Is it time to break up with your phone?

An analyis of Catherine Price’s book: “How To Break Up With Your Phone” and how it connects to phone usage for OPRF students.

Is it time to break up with your phone?

OPRF junior Maggie Blonski is spending time the way many teens do: on TikTok. She scrolls, watching video after video.
And then she wakes up.
Like 800 million users around the world, Blonski watches TikTok videos, and she is hooked. She admitted she occasionally dreams about scrolling through the stream of videos on her “For You Page.” Last week, she spent nearly 14 hours on TikTok. If she keeps this pattern, she will have spent two and a half full days on the app over a month.
Most teenagers are aware something is up with their phones. Whether a teacher has told them that social media correlates to depression or they have pulled an all-nighter watching YouTube, teenagers are not blind to the fact that smartphones are dramatically changing the way humans live. Some can even tell that it changes the way their own brain function.
When asked whether her phone affects her brain, another OPRF junior responded, “Yeah. I don’t know how it does, but I know it does.” But she said she feels she can handle her phone without “going too far.”
In her book, “How To Break Up With Your Phone,” science journalist Catherine Price says smartphone engineers work to maximize the attention we give to our phones. “…designers manipulate our brain chemistry in ways that are known to trigger addictive behaviors.”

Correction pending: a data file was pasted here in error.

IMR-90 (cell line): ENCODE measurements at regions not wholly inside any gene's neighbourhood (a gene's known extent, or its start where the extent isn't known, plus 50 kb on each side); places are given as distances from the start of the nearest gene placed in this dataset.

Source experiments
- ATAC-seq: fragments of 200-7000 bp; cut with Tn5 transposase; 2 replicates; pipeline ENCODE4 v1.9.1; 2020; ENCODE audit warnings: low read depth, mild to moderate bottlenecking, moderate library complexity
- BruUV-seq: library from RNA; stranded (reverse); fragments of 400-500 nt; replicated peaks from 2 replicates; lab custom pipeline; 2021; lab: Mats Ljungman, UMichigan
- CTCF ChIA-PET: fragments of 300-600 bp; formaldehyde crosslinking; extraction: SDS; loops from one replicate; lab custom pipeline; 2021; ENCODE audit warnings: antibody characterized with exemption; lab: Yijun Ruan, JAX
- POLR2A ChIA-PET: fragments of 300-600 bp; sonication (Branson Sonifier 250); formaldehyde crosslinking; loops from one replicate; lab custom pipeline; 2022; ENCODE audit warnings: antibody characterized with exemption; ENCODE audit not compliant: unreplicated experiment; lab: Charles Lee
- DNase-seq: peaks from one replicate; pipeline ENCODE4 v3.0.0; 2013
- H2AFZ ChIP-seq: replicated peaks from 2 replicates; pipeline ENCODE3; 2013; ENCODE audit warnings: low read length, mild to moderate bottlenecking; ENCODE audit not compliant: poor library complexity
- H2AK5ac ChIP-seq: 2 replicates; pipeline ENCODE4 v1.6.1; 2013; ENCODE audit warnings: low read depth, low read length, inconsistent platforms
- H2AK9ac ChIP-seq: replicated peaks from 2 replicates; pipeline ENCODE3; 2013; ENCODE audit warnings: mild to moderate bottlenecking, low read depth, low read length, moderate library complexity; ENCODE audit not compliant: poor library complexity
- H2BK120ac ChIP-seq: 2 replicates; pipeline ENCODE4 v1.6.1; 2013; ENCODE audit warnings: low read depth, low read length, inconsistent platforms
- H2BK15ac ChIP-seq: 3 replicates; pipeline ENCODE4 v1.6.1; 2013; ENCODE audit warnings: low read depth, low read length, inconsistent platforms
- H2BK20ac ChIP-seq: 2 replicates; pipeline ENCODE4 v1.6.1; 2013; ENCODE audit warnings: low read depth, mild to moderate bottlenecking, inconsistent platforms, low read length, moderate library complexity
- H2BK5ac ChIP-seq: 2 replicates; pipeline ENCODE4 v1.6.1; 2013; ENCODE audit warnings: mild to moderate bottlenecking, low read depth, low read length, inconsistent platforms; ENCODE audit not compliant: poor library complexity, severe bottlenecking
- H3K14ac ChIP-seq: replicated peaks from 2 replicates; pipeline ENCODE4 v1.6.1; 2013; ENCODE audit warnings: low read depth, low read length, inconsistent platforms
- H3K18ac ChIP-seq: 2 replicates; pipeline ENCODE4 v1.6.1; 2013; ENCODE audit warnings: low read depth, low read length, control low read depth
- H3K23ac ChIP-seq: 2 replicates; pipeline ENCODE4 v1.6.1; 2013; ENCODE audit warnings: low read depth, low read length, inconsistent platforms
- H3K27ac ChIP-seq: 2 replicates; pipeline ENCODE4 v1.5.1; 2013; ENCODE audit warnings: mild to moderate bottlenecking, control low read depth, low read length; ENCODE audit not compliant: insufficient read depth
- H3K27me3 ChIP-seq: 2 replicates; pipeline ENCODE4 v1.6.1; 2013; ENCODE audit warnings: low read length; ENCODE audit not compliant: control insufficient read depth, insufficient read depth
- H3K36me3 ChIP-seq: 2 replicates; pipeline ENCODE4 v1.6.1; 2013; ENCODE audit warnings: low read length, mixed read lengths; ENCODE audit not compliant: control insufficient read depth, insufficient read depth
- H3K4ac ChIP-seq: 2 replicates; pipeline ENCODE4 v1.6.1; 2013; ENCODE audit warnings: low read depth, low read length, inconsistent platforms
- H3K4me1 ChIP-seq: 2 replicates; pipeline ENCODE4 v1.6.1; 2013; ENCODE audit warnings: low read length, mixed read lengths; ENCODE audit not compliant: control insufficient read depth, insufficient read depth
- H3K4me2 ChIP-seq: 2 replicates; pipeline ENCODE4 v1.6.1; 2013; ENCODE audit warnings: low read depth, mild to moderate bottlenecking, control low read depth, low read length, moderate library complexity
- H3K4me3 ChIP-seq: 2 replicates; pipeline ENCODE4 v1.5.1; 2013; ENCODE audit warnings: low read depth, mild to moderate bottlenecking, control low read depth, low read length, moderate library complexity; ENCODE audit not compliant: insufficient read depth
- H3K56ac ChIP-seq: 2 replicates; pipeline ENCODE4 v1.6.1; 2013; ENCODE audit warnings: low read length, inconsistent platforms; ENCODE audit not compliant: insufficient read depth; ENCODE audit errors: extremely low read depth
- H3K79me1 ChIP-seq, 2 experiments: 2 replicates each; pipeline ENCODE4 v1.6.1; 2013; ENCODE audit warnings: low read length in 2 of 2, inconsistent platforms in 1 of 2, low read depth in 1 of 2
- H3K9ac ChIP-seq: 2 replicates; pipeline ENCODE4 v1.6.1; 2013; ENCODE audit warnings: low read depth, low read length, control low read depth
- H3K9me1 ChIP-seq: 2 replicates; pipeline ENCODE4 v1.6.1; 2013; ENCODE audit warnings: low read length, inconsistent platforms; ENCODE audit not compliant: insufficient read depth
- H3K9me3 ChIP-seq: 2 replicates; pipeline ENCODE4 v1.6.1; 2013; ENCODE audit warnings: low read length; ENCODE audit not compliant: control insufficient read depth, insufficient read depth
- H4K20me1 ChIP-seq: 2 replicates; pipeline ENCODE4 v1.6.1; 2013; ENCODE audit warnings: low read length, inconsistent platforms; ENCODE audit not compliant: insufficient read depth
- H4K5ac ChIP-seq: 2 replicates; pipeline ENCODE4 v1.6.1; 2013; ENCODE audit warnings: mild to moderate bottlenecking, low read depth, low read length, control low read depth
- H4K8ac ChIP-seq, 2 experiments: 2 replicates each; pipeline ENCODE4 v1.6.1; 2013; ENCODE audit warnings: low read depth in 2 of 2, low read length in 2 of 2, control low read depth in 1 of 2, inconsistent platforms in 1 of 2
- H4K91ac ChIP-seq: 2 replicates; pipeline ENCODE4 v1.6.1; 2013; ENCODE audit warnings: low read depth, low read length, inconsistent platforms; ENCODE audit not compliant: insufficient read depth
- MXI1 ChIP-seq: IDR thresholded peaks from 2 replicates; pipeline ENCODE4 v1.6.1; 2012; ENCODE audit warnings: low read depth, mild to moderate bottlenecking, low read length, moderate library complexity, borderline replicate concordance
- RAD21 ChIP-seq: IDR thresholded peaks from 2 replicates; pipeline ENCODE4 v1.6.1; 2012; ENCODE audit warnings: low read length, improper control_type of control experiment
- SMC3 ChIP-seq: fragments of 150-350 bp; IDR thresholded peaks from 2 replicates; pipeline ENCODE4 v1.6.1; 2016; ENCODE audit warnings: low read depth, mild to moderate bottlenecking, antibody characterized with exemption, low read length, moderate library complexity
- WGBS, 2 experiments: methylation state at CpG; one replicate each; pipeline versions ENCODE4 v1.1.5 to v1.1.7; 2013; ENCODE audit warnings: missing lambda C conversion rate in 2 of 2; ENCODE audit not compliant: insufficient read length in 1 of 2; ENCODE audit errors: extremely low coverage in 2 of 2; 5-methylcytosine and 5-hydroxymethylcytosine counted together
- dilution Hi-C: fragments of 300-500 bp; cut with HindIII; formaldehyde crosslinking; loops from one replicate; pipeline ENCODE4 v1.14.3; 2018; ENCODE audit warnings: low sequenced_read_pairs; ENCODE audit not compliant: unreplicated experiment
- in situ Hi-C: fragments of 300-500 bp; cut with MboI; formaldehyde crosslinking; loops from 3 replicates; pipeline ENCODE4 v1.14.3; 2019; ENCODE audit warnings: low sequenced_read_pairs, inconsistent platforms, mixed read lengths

Price explains the use of our phones releases dopamine: a chemical that makes us excited, and when our brains associate our phones with a reward, we crave notifications and likes and snaps, and check our phones even there is not anything new.
“We become like the lab rats,” Price says, “constantly pressing the lever to get food.”
“They’re doing a great job” at addicting us, said student Kristina Landes.
It is not a lack of willpower making the hours seemingly disappear when we use our phones. In an email conversation, Price says, “Our brains are constantly changing in response to the stimuli to which they’re exposed, and that if you do ANYTHING for four hours a day, it’s going to change your brain…In the case of TikTok and most things on our phones, we’re training our brains to expect and crave constant hits of dopamine.”
Olivia Lonergan could also see the connection between TikTok and dopamine. TikTok “has such a good (algorithm)…it just keeps you going and swiping and swiping and swiping ’cause it’s never ending. If you’re on your For You Page, you can keep going forever.”